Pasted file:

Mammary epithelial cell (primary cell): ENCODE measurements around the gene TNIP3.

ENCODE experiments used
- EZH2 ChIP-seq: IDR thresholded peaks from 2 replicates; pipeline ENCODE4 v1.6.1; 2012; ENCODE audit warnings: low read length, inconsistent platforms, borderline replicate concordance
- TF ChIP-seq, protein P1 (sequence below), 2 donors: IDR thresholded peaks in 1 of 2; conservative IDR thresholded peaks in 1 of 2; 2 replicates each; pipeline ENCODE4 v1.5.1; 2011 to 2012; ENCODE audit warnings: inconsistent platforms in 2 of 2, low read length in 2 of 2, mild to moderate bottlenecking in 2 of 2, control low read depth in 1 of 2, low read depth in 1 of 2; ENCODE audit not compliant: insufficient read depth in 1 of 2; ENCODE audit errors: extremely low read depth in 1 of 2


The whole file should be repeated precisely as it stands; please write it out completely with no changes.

Mammary epithelial cell (primary cell): ENCODE measurements around the gene TNIP3.

ENCODE experiments used
- EZH2 ChIP-seq: IDR thresholded peaks from 2 replicates; pipeline ENCODE4 v1.6.1; 2012; ENCODE audit warnings: low read length, inconsistent platforms, borderline replicate concordance
- TF ChIP-seq, protein P1 (sequence below), 2 donors: IDR thresholded peaks in 1 of 2; conservative IDR thresholded peaks in 1 of 2; 2 replicates each; pipeline ENCODE4 v1.5.1; 2011 to 2012; ENCODE audit warnings: inconsistent platforms in 2 of 2, low read length in 2 of 2, mild to moderate bottlenecking in 2 of 2, control low read depth in 1 of 2, low read depth in 1 of 2; ENCODE audit not compliant: insufficient read depth in 1 of 2; ENCODE audit errors: extremely low read depth in 1 of 2